3. The defendant’s license was civilly revoked several years ago pursuant to G.S. 20-16.5.  The minimum revocation period has expired, but at the time she committed the instant offense, the defendant had not paid the restoration fee required to end the civil revocation.  Does the GAF apply?

Yes. Impaired driving license revocations are defined by G.S. 20-28.2(a) to include G.S. 20-16.5 revocations.  Moreover, a person who drives while her license is civilly revoked commits the offense of DWLR under G.S. 20-28(a). This is true even when the minimum revocation period has expired at the time of the driving and the person is eligible to have his or license returned upon payment of costs. G.S. 20-28(a1) provides that a person convicted of DWLR for driving after the minimum revocation period expired but before reclaiming his or her license is punished as if the person has been convicted of the less serious offense of driving without a license. This reduced punishment does not alter the charge or conviction of DWLR.

4. The defendant drove a bicycle in the commission of the instant impaired driving offense.  At the time of the instant offense, the defendant’s driver’s license was revoked for an impaired driving revocation.  Does the GAF apply?

No. In addition to being revoked for an impaired driving revocation, for this GAF to apply the defendant must have committed the offense of driving while license revoked as defined in G.S. 20-28(a), which requires driving a motor vehicle on a highway while the defendant’s license is revoked. Because a bicycle is a vehicle but is not a motor vehicle the defendant has not violated G.S. 20-28(a). Thus, the GAF does not apply.

8 comments on “DWLR as a Grossly Aggravating Factor for DWI Sentencing

  1. How do you reconcile your opinion in scenario #3 with the case of State v. Jones, 358 N.C. 473 (2004) and cases following it? Jones says, “the phrase “punishable as a Class I felony” does not simply denote a sentencing classification, but rather, dictates that a conviction for possession of the substances listed therein, including cocaine, is elevated to a felony classification for all purposes.” It is disingenuous to say that “punishable as” can elevate crimes upward, but cannot reduce them. Hopefully the NC Supreme Court would agree that “punished as” an NOL means it IS an NOL, and not a DWLR, although they haven’t decided the issue yet, as far as I’m aware. Seems to me the state can’t have it both ways…

  2. Your view in scenario 4 is logical. However, has there ever been an appellate case on the question?

  3. Pete: There is no appellate case directly on point. The court’s construction of other motor vehicle statutes with similar language is, however, relevant. The court of appeals in State v. Dewalt, __ N.C. App. ___, 703 S.E.2d 872 (2011), interpreted the aggravating factor of driving while license revoked for purposes of elevating speeding to elude to a felony offense pursuant to G.S. 20-141.5 not to require proof of driving while license revoked as that offense is defined in G.S. 20-28. Unlike G.S. 20-179, G.S. 20-141.5 listed “driving while license revoked,” as an aggravating factor but did not include a reference to G.S. 20-28(a). In light of the inclusion of statutory references prohibiting other aggravating acts, the court interpreted omission of a reference to G.S. 20-28(a) as evincing the legislature’s intent not to require proof that the vehicle was driven on a street or highway.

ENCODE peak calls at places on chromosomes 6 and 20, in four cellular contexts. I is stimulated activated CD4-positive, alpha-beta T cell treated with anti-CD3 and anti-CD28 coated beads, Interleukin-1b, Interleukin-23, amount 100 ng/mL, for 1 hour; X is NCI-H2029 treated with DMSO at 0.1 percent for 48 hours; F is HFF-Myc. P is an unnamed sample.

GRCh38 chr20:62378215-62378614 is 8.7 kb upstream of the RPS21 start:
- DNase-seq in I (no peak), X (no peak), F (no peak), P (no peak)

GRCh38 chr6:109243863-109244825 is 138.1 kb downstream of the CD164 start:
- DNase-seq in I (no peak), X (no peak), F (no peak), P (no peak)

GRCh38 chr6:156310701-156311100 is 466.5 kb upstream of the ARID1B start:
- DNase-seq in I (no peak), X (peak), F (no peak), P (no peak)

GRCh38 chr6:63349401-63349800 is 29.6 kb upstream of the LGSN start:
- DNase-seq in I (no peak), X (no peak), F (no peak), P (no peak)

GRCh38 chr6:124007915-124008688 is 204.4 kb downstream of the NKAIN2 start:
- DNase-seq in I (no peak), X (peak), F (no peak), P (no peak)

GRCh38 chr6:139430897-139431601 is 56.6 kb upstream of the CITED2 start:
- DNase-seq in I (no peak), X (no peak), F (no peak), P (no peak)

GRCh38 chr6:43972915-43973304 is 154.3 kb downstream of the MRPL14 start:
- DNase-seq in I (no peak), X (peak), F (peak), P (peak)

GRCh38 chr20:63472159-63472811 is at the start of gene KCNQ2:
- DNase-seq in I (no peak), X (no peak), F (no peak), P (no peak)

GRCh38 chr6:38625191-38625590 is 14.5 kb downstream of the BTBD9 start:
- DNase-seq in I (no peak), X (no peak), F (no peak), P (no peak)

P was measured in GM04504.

A post on State v. Dewalt is available here: http://sogweb.sog.unc.edu/blogs/ncclaw/?p=1872.

  4. Ms. Denning: I know I am a little bit late to this post but I would like to hear your response to Mani’s post on scenario #3. In addition to the points made by Mani in his post, your view on this scenario also seems inconsistent with scenario #1 where failure to pay the restoration fee and provide proof of insurance does not qualify as a GAF.

  5. I need to know the law the mandate on dwlr of a felon who as felon see on my site citizensoutcry,org comited dwlr as a murderer, in illinois in 2000 the lawyer is well know in plea narg and long time lawyer of the dsf
    fami,y got 180 days i discovered no ticket in file please help me 630 420 7160 i have been educating people, thanks lee

  6. He took m,y daughters life and friend and walked by a 18 mo work
    release the case and sentence outraged many people and my family They changed judges Terry ekly is well known as a plea barg lawyer,and share the wealth Hes free and got away wiht murder , see truthin governrmt.net

  7. I am afraid that I would have to disagree with your conclusion in example one. Unlike the statute addressing the 30 day civil revocation which states that a suspension under that statute is an ongoing suspension under that section, the statute dealing with simply not completing treatment does not sem to say that. It only says that a persons license cannot be restored until treatment is completed but fails to say the suspension in such cases in an ongoing suspension under the DWI statute which only sets forth a one, etc. year suspension. I would at least have to say it is ambiguous to the point that the State could meet the burden of proving it beyond a reasonable doubt.

  8. Sorry, meant not meet the burden. Darn phone keyboards